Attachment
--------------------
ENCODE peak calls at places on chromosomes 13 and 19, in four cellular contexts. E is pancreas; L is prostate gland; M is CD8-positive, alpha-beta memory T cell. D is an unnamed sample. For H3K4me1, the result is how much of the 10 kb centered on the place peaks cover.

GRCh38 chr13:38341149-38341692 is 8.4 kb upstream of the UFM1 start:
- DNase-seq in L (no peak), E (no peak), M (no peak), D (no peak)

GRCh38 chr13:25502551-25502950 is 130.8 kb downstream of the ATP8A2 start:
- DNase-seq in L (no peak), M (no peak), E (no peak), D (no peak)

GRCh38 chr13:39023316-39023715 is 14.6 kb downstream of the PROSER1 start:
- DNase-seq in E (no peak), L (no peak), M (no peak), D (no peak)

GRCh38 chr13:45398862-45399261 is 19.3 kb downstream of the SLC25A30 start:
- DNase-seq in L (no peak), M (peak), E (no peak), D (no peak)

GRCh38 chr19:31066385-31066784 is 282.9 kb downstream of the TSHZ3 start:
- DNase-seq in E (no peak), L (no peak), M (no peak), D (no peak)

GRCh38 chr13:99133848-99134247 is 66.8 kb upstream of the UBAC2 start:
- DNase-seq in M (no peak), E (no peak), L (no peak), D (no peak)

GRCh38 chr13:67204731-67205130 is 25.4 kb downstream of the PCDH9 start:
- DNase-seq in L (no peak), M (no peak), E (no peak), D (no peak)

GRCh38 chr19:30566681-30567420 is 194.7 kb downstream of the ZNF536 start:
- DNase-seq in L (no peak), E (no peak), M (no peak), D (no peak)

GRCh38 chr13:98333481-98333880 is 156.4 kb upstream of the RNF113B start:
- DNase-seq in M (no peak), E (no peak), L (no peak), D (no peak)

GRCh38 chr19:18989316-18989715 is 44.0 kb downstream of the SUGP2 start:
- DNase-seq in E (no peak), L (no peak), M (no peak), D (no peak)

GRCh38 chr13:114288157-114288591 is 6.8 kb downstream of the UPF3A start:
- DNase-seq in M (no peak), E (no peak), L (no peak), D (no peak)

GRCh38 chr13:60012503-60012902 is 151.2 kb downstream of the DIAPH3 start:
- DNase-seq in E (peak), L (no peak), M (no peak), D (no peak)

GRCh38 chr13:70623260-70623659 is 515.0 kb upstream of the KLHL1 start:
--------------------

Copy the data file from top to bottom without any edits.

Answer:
ENCODE peak calls at places on chromosomes 13 and 19, in four cellular contexts. E is pancreas; L is prostate gland; M is CD8-positive, alpha-beta memory T cell. D is an unnamed sample. For H3K4me1, the result is how much of the 10 kb centered on the place peaks cover.

GRCh38 chr13:38341149-38341692 is 8.4 kb upstream of the UFM1 start:
- DNase-seq in L (no peak), E (no peak), M (no peak), D (no peak)

GRCh38 chr13:25502551-25502950 is 130.8 kb downstream of the ATP8A2 start:
- DNase-seq in L (no peak), M (no peak), E (no peak), D (no peak)

GRCh38 chr13:39023316-39023715 is 14.6 kb downstream of the PROSER1 start:
- DNase-seq in E (no peak), L (no peak), M (no peak), D (no peak)

GRCh38 chr13:45398862-45399261 is 19.3 kb downstream of the SLC25A30 start:
- DNase-seq in L (no peak), M (peak), E (no peak), D (no peak)

GRCh38 chr19:31066385-31066784 is 282.9 kb downstream of the TSHZ3 start:
- DNase-seq in E (no peak), L (no peak), M (no peak), D (no peak)

GRCh38 chr13:99133848-99134247 is 66.8 kb upstream of the UBAC2 start:
- DNase-seq in M (no peak), E (no peak), L (no peak), D (no peak)

GRCh38 chr13:67204731-67205130 is 25.4 kb downstream of the PCDH9 start:
- DNase-seq in L (no peak), M (no peak), E (no peak), D (no peak)

GRCh38 chr19:30566681-30567420 is 194.7 kb downstream of the ZNF536 start:
- DNase-seq in L (no peak), E (no peak), M (no peak), D (no peak)

GRCh38 chr13:98333481-98333880 is 156.4 kb upstream of the RNF113B start:
- DNase-seq in M (no peak), E (no peak), L (no peak), D (no peak)

GRCh38 chr19:18989316-18989715 is 44.0 kb downstream of the SUGP2 start:
- DNase-seq in E (no peak), L (no peak), M (no peak), D (no peak)

GRCh38 chr13:114288157-114288591 is 6.8 kb downstream of the UPF3A start:
- DNase-seq in M (no peak), E (no peak), L (no peak), D (no peak)

GRCh38 chr13:60012503-60012902 is 151.2 kb downstream of the DIAPH3 start:
- DNase-seq in E (peak), L (no peak), M (no peak), D (no peak)

GRCh38 chr13:70623260-70623659 is 515.0 kb upstream of the KLHL1 start: